You Think You’re Fine for Retirement But What Happens If Your Partner Dies Will You Still Have Enough Income? Part 2: Personal Savings (RRSP, RRIF, TFSA, Annuity) Retirement Income

Many articles in the newspaper that check families “Retirement Readiness” do not seem to check what would happen if one partner of a couple dies unexpectedly young. The articles always summarize the income of the two people without accounting for whether pensions and various sources of income will stop prematurely if (or when) one of the two dies. Retirement books, however, are quick to point out we should all check not only our retirement plan as a couple, but our retirement plan as a sole survivor. In this series, I’m looking at how different sources of retirement income change or stay the same when one partner of a couple dies. I’m curious whether my husband, or I, will be ok in retirement if one of us dies; Here, I’m checking what would happen to our retirement income from personal savings such as RRSPs, RRIFs, TFSAs and annuities.

What Happens to RRSP and RRIF Income for Your Surviving Partner If You Die?

Fortunately, one type of income does not automatically drop just because a partner dies. If the partner is married or common-law, then the government will allow RRSPs and RRIFs to be transferred to the partner tax-free if the partner is the designated beneficiary.

To be clear, for a tax-free transfer from one spouse to another, the pair must be married or in a common-law relationship as defined by the Canada Revenue Agency.

In most cases, it is necessary for the partner to be declared as the beneficiary of the RRSP or as the successor annuitant of the RRIF at the institution where the assets are held. For example, you can declare the beneficiary of your RRSP using a form from Tangerine which is mailed back to Tangerine.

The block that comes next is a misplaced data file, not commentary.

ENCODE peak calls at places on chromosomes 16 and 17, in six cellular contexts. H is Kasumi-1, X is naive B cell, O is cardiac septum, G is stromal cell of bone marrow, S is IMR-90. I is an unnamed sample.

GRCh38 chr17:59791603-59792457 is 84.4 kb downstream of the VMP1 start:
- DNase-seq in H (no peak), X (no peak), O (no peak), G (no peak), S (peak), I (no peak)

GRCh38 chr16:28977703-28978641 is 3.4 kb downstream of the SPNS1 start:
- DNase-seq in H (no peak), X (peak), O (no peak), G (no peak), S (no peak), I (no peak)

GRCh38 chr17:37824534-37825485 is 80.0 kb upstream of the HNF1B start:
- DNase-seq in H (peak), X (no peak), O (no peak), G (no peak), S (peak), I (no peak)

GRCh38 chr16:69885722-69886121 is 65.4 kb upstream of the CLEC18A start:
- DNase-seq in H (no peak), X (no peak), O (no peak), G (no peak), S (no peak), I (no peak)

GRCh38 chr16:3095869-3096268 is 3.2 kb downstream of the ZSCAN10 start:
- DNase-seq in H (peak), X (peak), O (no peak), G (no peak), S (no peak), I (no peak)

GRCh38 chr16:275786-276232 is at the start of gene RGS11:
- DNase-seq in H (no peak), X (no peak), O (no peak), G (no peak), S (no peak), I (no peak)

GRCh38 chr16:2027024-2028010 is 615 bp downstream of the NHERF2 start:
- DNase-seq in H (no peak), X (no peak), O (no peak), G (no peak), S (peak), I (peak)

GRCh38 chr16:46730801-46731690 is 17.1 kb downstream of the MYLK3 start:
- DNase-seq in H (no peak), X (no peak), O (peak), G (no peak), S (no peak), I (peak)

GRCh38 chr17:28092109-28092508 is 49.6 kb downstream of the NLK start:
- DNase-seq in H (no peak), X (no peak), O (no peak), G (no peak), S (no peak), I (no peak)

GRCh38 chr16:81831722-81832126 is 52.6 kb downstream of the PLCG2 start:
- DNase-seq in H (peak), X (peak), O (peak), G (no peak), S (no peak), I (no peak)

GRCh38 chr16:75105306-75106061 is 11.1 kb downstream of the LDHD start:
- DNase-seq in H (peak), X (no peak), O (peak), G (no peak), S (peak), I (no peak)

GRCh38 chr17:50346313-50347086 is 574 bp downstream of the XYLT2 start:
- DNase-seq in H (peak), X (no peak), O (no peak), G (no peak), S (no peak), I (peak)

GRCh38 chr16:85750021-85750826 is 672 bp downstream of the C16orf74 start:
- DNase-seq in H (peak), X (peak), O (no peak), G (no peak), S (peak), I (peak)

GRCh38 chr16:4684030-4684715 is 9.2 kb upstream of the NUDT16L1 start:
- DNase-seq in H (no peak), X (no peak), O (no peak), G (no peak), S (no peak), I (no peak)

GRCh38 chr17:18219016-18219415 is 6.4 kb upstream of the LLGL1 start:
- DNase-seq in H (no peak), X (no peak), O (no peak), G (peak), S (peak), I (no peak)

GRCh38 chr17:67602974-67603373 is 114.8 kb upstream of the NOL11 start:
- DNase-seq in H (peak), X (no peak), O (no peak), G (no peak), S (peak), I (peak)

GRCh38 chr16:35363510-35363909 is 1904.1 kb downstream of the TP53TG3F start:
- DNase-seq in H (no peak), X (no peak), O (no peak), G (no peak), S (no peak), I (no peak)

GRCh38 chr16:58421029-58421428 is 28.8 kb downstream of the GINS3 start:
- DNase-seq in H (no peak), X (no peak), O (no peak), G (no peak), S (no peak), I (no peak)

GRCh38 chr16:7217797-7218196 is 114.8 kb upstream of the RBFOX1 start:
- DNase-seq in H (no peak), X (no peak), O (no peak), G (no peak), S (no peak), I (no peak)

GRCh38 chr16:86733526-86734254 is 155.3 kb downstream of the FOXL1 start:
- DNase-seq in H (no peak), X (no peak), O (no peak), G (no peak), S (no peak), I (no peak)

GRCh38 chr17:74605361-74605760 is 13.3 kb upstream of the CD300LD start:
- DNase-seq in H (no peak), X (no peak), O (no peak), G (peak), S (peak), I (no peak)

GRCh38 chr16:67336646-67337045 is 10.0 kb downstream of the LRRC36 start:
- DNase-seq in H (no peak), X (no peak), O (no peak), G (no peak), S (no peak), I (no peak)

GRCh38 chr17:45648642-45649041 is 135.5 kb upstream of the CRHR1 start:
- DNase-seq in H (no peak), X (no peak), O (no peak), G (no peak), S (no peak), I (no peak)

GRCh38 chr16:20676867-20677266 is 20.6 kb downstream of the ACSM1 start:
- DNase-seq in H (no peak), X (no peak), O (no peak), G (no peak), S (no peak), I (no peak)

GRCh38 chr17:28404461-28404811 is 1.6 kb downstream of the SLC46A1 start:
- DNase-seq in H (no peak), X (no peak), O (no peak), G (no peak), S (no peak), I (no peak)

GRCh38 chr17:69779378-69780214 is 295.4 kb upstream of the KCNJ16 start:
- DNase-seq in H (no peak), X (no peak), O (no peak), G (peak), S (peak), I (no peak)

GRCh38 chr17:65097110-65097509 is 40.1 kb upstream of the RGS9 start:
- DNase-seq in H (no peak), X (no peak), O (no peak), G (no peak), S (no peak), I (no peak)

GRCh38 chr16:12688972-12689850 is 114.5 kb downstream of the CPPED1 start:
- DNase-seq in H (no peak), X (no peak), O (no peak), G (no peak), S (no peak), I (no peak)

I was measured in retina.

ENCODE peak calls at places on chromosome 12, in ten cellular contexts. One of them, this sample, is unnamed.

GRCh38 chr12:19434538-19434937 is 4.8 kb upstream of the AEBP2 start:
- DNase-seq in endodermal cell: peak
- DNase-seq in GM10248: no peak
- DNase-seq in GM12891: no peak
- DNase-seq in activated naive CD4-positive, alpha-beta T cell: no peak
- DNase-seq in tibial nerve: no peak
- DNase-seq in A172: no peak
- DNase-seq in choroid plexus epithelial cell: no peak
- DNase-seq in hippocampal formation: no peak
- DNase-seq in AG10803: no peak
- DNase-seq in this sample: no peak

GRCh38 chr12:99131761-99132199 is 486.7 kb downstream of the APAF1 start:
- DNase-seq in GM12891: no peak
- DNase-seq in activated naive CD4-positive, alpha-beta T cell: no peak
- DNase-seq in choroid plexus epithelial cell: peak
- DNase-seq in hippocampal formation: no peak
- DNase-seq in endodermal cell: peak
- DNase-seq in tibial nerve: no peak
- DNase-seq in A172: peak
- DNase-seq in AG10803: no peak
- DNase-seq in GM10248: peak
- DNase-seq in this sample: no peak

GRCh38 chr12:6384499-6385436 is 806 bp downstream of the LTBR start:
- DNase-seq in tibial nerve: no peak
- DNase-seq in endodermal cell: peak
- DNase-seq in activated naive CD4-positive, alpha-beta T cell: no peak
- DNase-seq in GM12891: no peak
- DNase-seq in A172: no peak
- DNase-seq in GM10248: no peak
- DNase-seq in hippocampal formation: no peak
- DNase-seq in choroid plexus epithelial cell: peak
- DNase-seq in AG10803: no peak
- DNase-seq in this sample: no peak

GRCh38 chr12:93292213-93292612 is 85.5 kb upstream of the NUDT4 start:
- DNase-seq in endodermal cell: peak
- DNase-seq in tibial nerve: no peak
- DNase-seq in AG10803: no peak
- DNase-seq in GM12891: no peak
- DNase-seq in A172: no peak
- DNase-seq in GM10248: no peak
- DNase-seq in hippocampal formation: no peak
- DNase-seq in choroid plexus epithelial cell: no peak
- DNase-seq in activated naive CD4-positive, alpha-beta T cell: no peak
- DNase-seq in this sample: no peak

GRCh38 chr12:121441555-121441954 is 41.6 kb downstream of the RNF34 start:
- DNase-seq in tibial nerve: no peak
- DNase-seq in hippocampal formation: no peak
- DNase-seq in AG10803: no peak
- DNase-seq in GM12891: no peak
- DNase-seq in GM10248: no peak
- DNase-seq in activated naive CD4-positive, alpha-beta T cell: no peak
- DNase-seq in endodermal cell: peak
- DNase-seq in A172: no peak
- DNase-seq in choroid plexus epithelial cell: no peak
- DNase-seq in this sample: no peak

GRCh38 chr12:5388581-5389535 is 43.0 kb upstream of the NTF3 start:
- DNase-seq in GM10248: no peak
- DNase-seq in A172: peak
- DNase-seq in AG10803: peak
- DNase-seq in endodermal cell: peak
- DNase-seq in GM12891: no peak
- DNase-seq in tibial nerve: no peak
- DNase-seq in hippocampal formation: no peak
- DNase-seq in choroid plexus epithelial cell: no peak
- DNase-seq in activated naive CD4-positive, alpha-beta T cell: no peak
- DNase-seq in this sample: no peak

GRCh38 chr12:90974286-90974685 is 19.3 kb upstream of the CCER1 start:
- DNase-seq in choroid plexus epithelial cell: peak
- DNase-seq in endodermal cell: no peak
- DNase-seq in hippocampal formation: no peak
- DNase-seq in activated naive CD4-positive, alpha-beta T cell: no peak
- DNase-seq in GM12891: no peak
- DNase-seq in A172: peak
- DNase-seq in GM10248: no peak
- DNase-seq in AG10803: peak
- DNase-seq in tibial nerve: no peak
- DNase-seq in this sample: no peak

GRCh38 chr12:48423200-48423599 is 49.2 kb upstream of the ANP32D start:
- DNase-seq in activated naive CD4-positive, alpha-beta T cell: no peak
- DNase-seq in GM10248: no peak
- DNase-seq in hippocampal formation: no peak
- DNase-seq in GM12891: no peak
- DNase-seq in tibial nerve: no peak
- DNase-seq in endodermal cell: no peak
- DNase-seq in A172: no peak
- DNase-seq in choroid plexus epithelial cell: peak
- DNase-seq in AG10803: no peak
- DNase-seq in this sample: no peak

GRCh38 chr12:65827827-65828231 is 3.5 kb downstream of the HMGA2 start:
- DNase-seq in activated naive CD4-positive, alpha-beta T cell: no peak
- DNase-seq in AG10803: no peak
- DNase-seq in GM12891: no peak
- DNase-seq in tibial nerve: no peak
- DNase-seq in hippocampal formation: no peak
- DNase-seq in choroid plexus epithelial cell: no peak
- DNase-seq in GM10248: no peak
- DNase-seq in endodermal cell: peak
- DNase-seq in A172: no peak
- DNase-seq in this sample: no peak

It is sometimes possible to safely move the assets to the partner if they are the declared beneficiary or successor annuitant in the will but this is NOT the preferred method. It is possible the RRSPs and RRIFs would have to be cashed out and taxes paid before the money is distributed. Don’t risk it.

For married and common-law spouses, RRSPs and RRIFs can be “rolled over” intact to the surviving partner. The survivor can continue to keep the money inside the RRSPs and/or RRIFs and the assets can continue to grow tax free. For RRIFs (and RRSPs) the money must be withdrawn on the same schedule and at the same percentages as withdrawals must be made from the survivor’s own RRSPs or RRIFs.

So my husband and I can include the same expected income from our RRSPs and RRIFS in retirement whether we are together or alone. We have designated each other as the beneficiaries to our registered plans. When we open a RRIF later, we will be sure to designate each other as the successor annuitants.

What Happens to TFSA Income For Your Surviving Partner If You Die?

For TFSAs in most locations in Canada instead of being declared the beneficiary, the partner should be identified as the Successor Holder. Again, there is a form available from the financial institution hosting the TFSA which you should sign and submit to the bank, credit union or other institution.